A No. 1 New York Times bestseller, the book has a four and a half star rating on Amazon with more than four thousand reviews posted and more than two million copies sold. Those kinds of numbers wouldn’t be so remarkable if we were talking about a juicy novel. But a book about cleaning up the house? I had to find out what was causing so many people to turn pages about something as mundane as folding socks.

Now that I’ve finished the book, I’ve got a theory about why this topic has become so popular. Our homes – and by extension our lives – are stuffed full. Too full. And we’re suffocating under the weight. This simple little book about “tidying up” is actually more about “lightening up.” By helping people figure out what to keep and what to get rid of, she helps us shed some of the stress we feel along with much of the clutter.

The author’s main tip for helping people decide what to keep or not to keep is to pick an item up (not just look at it) and ask yourself if it “sparks joy.” If it does, you decide where to keep it. If it doesn’t, away it goes. She also has specific guidelines on the methods and order in which you should tackle this massive one-time-only decluttering project.

I haven’t put all of the book’s advice into practice yet, and to be honest, some of it is a little extreme. The author treats things as if they’re people and tells a story about how horrified she is to see balled up socks rolling around in a drawer. She thinks socks deserve time to “rest” and they can’t do that if they’re balled up in lumps. (To that I say, “Calm down. They’re socks, not tortured kittens.”)

I do, however, plan to use many of the lessons learned in this book, especially when it comes to letting go of things we tell ourselves we should hang on to “just in case.” Because whether we’re coming back from vacation or just another day at the office, we all want the blessing of a home that “sparks joy.”

gwen-headshot-2014Gwen Rockwood is a mom to three great kids, wife to one cool guy, a newspaper columnist and co-owner of To read previously published installments of The Rockwood Files, click here. To check out Gwen’s book, “Reporting Live from the Laundry Pile: The Rockwood Files Collection,” click HERE.

The Rockwood Files: I don’t mean to brag, but…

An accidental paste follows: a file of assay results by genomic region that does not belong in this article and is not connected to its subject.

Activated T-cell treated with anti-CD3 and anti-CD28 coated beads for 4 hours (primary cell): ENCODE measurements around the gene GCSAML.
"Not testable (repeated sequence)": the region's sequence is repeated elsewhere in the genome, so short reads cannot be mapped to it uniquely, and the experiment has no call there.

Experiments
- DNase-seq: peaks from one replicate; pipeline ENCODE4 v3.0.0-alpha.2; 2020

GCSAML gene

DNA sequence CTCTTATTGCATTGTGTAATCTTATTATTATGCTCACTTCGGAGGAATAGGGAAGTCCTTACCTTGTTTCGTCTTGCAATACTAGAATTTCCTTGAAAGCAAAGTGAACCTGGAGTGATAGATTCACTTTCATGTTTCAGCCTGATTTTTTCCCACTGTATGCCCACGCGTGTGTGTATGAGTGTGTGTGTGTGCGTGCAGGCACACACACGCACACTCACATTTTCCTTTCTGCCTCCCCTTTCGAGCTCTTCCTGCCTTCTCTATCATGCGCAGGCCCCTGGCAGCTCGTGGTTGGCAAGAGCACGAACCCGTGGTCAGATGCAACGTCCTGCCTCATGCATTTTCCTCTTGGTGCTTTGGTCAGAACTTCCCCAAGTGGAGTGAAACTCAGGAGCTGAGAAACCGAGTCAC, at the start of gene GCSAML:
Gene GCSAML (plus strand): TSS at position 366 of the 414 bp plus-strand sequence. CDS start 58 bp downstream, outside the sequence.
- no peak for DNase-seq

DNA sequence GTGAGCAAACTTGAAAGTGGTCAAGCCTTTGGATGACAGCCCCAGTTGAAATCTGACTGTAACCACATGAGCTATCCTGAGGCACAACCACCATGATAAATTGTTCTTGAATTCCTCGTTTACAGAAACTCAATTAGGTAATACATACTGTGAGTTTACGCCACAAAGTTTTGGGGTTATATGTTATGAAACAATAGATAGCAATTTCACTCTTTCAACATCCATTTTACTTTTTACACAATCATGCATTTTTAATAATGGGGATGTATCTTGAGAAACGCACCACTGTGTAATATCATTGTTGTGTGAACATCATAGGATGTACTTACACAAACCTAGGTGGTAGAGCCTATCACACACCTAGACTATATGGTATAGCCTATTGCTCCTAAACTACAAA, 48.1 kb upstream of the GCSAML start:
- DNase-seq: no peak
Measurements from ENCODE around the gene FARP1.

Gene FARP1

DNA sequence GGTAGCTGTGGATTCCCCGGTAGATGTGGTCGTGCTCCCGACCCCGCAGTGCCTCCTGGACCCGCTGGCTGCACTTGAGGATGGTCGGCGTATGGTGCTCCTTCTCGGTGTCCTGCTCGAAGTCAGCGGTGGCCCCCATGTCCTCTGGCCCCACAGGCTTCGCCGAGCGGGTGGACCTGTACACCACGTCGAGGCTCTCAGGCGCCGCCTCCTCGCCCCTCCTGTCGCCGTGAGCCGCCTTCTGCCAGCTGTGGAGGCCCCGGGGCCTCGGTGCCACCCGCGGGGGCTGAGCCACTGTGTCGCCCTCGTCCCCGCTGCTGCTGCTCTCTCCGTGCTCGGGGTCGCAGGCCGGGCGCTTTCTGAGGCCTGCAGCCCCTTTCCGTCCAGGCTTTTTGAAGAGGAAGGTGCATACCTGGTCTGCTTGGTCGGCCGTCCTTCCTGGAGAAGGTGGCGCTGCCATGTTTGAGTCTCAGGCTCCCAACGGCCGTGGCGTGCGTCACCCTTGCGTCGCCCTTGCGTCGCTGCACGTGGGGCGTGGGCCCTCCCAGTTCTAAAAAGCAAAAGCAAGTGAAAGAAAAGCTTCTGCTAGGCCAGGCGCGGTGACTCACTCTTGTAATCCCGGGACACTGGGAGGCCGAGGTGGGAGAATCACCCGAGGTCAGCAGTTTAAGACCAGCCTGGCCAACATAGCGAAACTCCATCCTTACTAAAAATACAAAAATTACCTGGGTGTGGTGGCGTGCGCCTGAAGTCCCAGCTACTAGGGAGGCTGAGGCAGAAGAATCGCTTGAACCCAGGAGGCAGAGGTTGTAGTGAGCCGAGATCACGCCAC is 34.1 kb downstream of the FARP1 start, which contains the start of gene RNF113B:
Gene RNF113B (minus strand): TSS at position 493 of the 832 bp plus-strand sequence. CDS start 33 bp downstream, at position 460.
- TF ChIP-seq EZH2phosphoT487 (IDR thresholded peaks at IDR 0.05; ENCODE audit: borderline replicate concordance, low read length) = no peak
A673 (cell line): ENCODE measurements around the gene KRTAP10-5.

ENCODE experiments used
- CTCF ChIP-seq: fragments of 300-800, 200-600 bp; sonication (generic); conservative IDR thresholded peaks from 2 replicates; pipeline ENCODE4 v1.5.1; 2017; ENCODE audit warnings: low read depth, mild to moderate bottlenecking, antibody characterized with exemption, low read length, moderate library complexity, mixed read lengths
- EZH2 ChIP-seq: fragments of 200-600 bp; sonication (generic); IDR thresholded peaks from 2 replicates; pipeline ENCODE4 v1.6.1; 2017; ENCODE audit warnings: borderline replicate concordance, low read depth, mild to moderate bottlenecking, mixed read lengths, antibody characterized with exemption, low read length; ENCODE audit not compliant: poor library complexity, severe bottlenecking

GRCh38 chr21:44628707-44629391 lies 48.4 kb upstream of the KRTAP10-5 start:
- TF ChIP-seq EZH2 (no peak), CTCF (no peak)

rockwood files colorBy Gwen Rockwood, newspaper columnist and mama of 3

My mom taught me not to brag, but I’ll make an exception this one time. Because after my last few trips to the grocery store, I’ve decided I am the best of the best when it comes to the following three special skills:

1. Picking the wrong cart.

I have an almost magnetic pull to bad shopping carts. Because I have such a long history of picking the wrong cart, I size up my options before I pick one, grocery-carthopeful that maybe this time I’ll get a good one.

I check the wheels to make sure there’s not a gigantic wad of gum stuck there. Then I check inside the cart to make sure it’s not harboring any suspicious-looking tissues. (Choosing a cart with a crumpled up tissue inside it is the grocery store equivalent of rolling around in a big pile of bubonic plague. You just don’t do it.) Without heavy rubber gloves and a gun to my head, there’s no way I’m touching a stranger’s crumpled up tissue.

About a dozen steps inside the store, I realize my cart has mechanical issues. I hear a strange “thwump” sound at regular intervals that only speeds up when I do. Or I’ll notice the cart pulls hard to the left, no matter where I steer it. If shopping carts were cars, I’m the lady driving around a rusted-out 1982 Chevette with cheap tires and alignment problems.

2. Picking the wrong line.

When it becomes obvious my cart is a clunker, I don’t trade it for a different one because, odds are, I’m going to pick another lemon anyway. So I tell myself I’m not going to be there long anyway (an obvious self-delusion). Eventually I “thump-thwump-thwump” my way to the front of the store and pick the absolute worst check-out line.

Do I want to be in the slowest line? Of course not. I do what we all do – cruise past each line, scoping it out to see how many people are waiting, how much stuff they have in their carts, and how speedy the check-out clerk appears to be. I take all these factors into consideration before picking a lane. Then about five minutes after making a lane commitment, I realize I’ve chosen a line that moves at about the same speed as toxic sludge.

I consider bailing out and starting over, certain there must be a faster line out there somewhere. But then I hesitate, afraid that if I give up now, I might get stuck in an even slower line, and then I will have done all this waiting for nothing. So I stand there and wait while the person in front of me divides her items into three separate orders or pulls out a shoebox full of coupons or pays with a temporary check that requires multiple forms of I.D., a blood test and approval from four different managers.

3. Picking the wrong item.

After wrangling the wrong cart and waiting in the wrong line, I’m always relieved when it’s finally my turn to check-out – except when the check-out clerk holds up an item and says those infamous three little words: “There’s no barcode.”

“Do you remember how much this was?” she asks. Then I’m faced with a dilemma: Do I tell the truth, that I really don’t remember exactly how much it was? Or do I make up an approximate price and hope she doesn’t put me on a Wal-Mart “watch list” for getting it wrong.

I default to honesty and tell her I’m not sure, which results in her turning on her lane flashers and asking for a time-consuming price check – which makes the other people in line want to throw their produce at me or run over me with their superior shopping carts.

What can I do? I give them my best “I’m sorry” eyes and try to take solace in these unusual bragging rights: Of all the shoppers in all the stores in all the world, nobody does it as badly as me.

gwen rockwoodGwen Rockwood is a mom to three great kids, wife to one cool guy, a newspaper columnist and co-owner of To read previously published installments of The Rockwood Files, click here. To check out Gwen’s new book, “Reporting Live from the Laundry Pile: The Rockwood Files Collection,” click HERE.

Photo credit: Lisa Mac Photography